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Discussion Starter · #1 ·
So, by the end of July Wolf Hunt will have been available for about six weeks. So far I've been content with the sales I got (haven't gotten any reviews from the book bloggers so far) which have been between one or two per day.

Now, by the end of next week I'll have the figures for July, during which I sold Wolf Hunt for $3.99.

In August, I'll set the price to $2.99.

And finally, in September, $4.99.

I'll come back to this thread and update this post with the respective sales numbers after each month.
 
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Discussion Starter · #3 ·
So what do you think making arbitrary price changes is going to do other than confuse the marketplace?  Sales don't happen in a void.  There are hundreds of variables beyond price that come into play.  July and August are traditionally slower sales months for books because people are doing a million other things besides reading. September begins to pick up.  Meanwhile, assuming you have a marketing plan, your sales should be increasing each month as more people become aware of your product and word of mouth spreads.  So September should be a bigger month that July and August.

But now you are going to handicap September by having the price at $2.99 in August.  So all of those folks with interest who think the book sells for $2.99 and decide to grab it in September are going to see a $2 increase.  All things being equal, you risk those people just buying something else.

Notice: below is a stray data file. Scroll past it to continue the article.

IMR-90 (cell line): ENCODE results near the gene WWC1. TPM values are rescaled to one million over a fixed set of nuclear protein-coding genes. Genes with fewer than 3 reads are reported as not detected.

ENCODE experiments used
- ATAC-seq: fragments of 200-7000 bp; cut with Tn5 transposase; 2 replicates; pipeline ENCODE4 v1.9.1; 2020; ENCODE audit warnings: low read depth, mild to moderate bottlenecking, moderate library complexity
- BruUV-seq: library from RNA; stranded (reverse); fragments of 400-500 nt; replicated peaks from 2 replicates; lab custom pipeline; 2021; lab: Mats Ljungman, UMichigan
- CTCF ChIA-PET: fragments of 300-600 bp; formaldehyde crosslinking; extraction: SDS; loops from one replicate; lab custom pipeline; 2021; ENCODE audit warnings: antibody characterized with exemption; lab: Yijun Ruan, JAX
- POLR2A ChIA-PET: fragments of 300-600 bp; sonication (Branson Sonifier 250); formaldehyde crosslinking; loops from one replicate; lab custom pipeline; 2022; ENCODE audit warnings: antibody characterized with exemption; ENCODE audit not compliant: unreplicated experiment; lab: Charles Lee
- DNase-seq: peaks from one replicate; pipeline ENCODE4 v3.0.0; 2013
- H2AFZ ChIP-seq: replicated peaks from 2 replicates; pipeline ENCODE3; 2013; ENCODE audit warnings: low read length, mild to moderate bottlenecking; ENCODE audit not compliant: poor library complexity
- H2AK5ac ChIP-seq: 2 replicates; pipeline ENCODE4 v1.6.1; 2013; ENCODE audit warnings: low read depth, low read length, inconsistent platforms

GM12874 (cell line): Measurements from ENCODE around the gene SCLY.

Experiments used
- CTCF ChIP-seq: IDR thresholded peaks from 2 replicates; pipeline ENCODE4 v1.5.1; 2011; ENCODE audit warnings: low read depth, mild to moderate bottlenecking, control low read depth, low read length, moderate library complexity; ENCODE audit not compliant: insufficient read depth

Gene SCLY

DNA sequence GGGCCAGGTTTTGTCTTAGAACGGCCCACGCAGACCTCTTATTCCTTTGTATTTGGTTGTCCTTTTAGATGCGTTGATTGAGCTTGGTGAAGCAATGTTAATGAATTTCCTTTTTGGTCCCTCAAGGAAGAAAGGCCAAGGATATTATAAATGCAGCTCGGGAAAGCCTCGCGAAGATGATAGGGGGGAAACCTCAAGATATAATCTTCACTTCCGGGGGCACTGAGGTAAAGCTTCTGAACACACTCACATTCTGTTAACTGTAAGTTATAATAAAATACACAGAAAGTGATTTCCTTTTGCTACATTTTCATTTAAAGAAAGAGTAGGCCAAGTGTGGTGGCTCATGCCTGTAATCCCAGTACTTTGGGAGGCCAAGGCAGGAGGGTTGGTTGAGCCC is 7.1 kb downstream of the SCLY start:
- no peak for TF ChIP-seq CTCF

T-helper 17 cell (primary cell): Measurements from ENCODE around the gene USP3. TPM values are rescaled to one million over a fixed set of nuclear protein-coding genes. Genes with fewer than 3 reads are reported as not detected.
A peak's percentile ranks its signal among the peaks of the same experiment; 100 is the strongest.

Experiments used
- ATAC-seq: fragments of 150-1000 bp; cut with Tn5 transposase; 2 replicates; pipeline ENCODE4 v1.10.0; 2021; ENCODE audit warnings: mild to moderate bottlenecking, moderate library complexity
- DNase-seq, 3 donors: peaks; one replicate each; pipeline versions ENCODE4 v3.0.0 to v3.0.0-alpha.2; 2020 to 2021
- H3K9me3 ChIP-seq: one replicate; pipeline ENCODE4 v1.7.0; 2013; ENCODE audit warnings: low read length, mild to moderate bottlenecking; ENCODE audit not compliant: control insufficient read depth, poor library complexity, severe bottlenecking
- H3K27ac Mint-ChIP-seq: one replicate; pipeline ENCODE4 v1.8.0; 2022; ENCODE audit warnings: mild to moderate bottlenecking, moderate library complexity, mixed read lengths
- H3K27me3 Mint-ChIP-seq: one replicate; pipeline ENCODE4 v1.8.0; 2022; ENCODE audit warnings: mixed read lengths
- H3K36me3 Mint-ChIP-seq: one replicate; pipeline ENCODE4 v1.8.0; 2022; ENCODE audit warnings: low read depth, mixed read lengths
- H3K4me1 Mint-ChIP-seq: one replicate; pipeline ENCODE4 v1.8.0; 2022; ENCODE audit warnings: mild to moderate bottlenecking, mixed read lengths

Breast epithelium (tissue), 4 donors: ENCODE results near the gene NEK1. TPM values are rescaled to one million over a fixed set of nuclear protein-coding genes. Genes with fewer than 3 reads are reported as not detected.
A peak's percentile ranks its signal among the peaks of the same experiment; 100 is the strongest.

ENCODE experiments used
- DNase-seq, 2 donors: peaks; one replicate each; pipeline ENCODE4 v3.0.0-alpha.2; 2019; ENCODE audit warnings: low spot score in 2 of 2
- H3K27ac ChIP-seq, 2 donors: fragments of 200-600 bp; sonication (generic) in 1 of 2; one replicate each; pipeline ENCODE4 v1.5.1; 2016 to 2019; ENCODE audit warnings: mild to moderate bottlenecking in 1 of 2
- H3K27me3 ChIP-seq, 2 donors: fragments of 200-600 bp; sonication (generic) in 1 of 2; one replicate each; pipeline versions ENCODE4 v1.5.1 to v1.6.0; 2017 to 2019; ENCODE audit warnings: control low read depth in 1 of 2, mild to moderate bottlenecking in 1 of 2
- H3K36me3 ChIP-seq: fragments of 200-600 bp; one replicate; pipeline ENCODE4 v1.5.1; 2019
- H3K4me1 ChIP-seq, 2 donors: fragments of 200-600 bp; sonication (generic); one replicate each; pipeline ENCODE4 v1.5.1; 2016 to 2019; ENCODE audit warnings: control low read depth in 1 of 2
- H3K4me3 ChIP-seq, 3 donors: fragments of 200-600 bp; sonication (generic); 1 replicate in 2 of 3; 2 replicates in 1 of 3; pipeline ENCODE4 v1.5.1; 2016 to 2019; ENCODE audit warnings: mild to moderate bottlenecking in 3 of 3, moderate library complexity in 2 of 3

Meanwhile, you can't control other variables.  What is a stunning review appears somewhere and drives traffic to the book?  Or you strike a good spot with an ad campaign and hit your target demographic one week? 

Playing yo-yo with pricing is bad unless you have a control group to compare to and means to rule out other variables.  All this sort of stuff does is devalue ebooks by leading customers to consider all pricing arbitrary and at the whim of the author.  In order to build value, there must first be consistency. 
 

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I have to agree with Julie.  I know there's that large pricing experiment thread, and I think it's okay to try different prices over a long period of time.

But I always feel (and of course, I'm not an expert), you have to set a price, and stick to it, at least for a while.  I did the same thing with Demonspawn, moving the price around several times in a short span.  It was just impossible to tell what was working, and what wasn't.
 

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I like your idea, but people have raised some good points. How about if you leave the price for two months at a time instead of one?
 
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Discussion Starter · #6 ·
Sounds like a better idea, Michael, especially considering that the summer months don't seem to be representative that much, with sales generally being lower.
 
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